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    Obama eases rules on Iran sanctions

    October 14, 2016

    by Warren L. Nelson

    The Obama Administration made three adjustments to its sanctions rules last week that appear to go a long way to meeting Iran’s complaints that the US rules have inhibited foreign investment in Iran.

    The changes went far enough that Republicans in Congress swiftly moved into attack mode, charging that Obama was caving to Iran.

    US Treasury officials denied that any change whatsoever had been made.  And that was technically true.  There was no change in the text of any sanctions, but the Treasury Department made changes in the text of its “Frequently Asked Questions Relating to the Lifting of Certain US Sanctions Under the Joint Comprehensive Plan of Action on Implementation Day.”

    That is a 45-page-long document posted on its website.  As a note atop the FAQs says, “This document is explanatory only and does not have the force of law.”  But it is where lawyers go when they are interpreting the sanctions rules.

    The three changes made last Friday state:

    • Foreign firms may conduct transactions with Iran in the US dollar so long as no dollars move through the US financial system. This has always been the rule, but very few people have understood that.  The popular belief has been that US sanctions bar any transactions with Iran in the US dollar.
    • The Treasury requires all foreign firms to conduct “due diligence”—that is, conduct adequate research—to be reasonably sure that they are not doing business with a company owned by sanctioned people. The main group the US is concerned about is the Pasdaran, which owns large segments of many businesses in Iran.  An addition to the FAQs now says foreign firms should use their national definitions of due diligence and contact their national authorities if they have questions.  This change may have been prompted by the fact that the US Treasury has said it is overwhelmed with queries from abroad and has no time to answer them all.
    • Foreign firms may now be able to make deals with Iranian firms that are “controlled in whole or in part” by a person or entity that is sanctioned by the United States. That arched a lot of eyebrows.  If firms can make deals with Iranian companies wholly or partly controlled by the Pasdaran, what is left of sanctions?  The FAQ, however, said such deals are “not necessarily sanctionable.”  That means they could still be sanctioned, so it doesn’t exactly give great clarity to foreign business firms.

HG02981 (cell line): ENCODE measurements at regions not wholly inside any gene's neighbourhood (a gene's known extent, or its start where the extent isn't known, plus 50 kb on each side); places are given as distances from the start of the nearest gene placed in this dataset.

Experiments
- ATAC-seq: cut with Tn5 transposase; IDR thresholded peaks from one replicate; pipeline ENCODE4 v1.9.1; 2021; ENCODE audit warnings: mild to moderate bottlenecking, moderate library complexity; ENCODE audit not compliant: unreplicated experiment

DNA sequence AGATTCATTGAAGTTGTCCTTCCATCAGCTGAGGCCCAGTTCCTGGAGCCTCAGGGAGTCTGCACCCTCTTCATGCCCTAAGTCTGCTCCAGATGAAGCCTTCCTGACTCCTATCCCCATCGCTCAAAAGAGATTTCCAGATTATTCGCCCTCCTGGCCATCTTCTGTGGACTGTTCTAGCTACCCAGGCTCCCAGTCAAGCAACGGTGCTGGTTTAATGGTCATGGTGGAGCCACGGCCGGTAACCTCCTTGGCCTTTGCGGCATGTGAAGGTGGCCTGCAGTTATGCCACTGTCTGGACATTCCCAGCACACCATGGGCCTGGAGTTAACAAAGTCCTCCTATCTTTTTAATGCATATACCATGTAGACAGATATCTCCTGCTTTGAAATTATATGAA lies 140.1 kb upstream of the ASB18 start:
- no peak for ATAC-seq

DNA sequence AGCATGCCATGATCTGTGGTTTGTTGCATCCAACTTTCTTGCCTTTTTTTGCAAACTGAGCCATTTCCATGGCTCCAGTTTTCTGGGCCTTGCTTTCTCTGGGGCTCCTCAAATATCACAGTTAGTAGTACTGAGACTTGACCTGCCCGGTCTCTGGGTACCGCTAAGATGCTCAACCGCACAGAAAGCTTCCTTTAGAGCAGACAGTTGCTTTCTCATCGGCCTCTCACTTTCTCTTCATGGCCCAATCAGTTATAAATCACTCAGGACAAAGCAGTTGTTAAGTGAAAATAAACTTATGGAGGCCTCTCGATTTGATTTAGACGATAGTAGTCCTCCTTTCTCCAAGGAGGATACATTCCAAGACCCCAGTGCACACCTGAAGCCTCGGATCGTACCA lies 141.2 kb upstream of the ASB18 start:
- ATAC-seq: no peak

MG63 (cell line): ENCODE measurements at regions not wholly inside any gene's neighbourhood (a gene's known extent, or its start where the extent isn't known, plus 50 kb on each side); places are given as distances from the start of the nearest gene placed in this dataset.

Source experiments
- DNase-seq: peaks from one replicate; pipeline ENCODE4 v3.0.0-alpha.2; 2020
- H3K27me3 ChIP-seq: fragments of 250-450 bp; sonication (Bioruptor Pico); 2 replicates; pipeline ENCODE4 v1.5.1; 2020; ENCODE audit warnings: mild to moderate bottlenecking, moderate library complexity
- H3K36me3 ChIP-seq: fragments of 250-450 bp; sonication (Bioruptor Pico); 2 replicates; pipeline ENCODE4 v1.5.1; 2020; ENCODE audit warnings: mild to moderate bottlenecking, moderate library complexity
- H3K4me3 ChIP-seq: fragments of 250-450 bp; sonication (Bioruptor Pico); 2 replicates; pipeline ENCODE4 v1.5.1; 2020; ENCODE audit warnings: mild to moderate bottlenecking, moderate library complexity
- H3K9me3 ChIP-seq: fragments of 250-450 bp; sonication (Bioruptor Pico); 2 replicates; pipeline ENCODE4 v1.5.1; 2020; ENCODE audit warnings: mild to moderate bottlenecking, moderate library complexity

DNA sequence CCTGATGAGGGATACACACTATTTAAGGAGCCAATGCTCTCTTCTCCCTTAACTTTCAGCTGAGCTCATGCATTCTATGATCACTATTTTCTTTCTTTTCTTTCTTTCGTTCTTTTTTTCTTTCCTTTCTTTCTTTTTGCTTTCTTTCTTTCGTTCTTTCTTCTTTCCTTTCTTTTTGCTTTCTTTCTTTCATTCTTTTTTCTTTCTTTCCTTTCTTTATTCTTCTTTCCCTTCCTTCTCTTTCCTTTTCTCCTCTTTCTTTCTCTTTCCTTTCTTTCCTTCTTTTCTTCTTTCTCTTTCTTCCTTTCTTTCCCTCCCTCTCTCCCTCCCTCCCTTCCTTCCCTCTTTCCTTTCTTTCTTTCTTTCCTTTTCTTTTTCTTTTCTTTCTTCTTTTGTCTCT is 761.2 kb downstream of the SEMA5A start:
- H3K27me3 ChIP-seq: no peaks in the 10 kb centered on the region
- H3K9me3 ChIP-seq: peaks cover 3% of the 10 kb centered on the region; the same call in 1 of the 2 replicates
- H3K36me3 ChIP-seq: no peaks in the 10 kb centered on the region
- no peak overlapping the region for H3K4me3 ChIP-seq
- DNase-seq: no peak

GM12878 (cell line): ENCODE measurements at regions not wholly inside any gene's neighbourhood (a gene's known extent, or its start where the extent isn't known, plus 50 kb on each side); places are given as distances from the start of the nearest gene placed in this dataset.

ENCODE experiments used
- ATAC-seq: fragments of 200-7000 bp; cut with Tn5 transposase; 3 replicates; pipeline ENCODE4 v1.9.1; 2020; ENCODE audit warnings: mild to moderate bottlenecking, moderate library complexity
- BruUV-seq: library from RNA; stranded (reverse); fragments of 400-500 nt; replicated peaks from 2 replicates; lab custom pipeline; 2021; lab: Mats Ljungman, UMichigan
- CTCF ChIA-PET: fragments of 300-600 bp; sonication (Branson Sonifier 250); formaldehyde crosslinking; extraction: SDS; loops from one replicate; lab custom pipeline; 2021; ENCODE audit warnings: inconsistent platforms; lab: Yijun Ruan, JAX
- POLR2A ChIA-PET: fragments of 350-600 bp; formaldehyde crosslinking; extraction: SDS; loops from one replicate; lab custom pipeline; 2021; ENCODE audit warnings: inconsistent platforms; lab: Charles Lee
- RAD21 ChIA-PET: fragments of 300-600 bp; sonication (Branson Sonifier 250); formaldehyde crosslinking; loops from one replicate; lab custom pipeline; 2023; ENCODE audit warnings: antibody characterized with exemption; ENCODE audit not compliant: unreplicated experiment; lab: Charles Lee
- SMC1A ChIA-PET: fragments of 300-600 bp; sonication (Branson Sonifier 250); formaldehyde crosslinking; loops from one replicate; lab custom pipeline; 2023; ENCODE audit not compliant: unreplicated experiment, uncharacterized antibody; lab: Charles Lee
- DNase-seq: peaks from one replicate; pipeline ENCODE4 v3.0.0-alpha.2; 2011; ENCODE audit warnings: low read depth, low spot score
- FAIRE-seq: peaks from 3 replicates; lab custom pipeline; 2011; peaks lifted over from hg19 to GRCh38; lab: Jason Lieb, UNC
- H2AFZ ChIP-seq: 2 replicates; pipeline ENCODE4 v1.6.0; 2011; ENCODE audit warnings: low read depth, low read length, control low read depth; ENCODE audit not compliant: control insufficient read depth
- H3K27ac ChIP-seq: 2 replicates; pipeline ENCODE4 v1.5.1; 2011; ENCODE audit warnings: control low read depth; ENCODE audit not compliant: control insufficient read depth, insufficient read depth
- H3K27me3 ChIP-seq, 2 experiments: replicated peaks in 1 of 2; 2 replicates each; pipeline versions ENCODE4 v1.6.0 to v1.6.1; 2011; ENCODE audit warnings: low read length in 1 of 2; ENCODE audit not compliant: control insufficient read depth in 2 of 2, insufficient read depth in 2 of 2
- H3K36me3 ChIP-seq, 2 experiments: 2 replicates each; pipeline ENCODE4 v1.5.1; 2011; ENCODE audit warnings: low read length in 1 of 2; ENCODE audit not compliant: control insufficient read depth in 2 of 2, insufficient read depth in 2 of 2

The first response from Iran came from Deputy Economy Minister Hossain Ghazavi, who said the changes do not satisfy the Islamic Republic.

    “The problems that existed before are still there,” Ghazavi said, according to the Iranian Students News Agency (ISNA). “Previously,… non-American financial institutions could not have 100 percent confidence that, while providing brokerage services, creating accounts or maintaining US dollars for Iranian banks and customers, they wouldn’t face unpredictable risk. This ambiguity has still not been resolved.”

    That is likely to be accurate, though it will take a few weeks to be certain.

    Eric Lorber, a senior associate at the Washington, DC-based Financial Integrity Network, which advises banks on sanctions, told Reuters that, despite the new guidance, major European banks are still unlikely to do business with Iran soon.  “Among the largest banks there is still a serious reluctance to do any of that business,” Lorber said.

    The new guidance sparked criticism from Republicans in Congress.

    Sen. Tom Cotton, Republican of Arkansas, said, “The new guidance overturns the long-running understanding that the US dollar cannot be used to facilitate international trade with any Iranian entities, let alone sanctioned entities.”

    Sen. Mark Kirk, Republican of Illinois, said the new guidelines amounted to the White House granting Tehran new concessions.

    And Rep. Mile Pompeo, Republican of Kansas, said the new guidance “green-lights business with terrorists.  The updated FAQs remove barriers for foreigners to engage with firms the Islamic Revolutionary Guard Corps controls.  From this and other appeasements, it appears the Obama Administration has given up on any democratic or pro-Western future for Iran.”

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